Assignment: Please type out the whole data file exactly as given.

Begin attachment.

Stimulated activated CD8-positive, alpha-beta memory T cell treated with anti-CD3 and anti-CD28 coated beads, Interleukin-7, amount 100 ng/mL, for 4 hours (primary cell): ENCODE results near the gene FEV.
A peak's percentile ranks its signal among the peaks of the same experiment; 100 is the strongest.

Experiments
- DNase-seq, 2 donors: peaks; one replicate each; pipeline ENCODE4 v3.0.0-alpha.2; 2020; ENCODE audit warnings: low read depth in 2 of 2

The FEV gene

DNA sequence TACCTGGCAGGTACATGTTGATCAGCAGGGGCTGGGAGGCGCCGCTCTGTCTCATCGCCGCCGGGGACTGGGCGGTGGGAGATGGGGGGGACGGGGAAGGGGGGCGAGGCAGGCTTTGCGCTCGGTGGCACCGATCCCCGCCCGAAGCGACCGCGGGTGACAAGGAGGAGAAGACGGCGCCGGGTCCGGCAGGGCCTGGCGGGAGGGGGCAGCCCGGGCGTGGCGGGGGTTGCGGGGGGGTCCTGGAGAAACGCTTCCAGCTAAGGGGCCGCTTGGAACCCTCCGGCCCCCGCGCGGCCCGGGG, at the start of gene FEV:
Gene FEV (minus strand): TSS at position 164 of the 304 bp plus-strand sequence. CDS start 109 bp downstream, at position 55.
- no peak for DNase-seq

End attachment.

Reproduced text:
Stimulated activated CD8-positive, alpha-beta memory T cell treated with anti-CD3 and anti-CD28 coated beads, Interleukin-7, amount 100 ng/mL, for 4 hours (primary cell): ENCODE results near the gene FEV.
A peak's percentile ranks its signal among the peaks of the same experiment; 100 is the strongest.

Experiments
- DNase-seq, 2 donors: peaks; one replicate each; pipeline ENCODE4 v3.0.0-alpha.2; 2020; ENCODE audit warnings: low read depth in 2 of 2

The FEV gene

DNA sequence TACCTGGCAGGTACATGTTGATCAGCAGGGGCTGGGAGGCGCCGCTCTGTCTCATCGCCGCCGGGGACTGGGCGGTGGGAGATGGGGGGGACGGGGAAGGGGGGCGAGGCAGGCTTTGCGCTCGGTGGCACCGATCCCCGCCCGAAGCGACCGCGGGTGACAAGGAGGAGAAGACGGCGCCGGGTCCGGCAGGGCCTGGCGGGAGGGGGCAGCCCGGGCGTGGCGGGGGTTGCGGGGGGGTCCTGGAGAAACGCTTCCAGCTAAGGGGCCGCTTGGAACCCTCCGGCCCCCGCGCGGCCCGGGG, at the start of gene FEV:
Gene FEV (minus strand): TSS at position 164 of the 304 bp plus-strand sequence. CDS start 109 bp downstream, at position 55.
- no peak for DNase-seq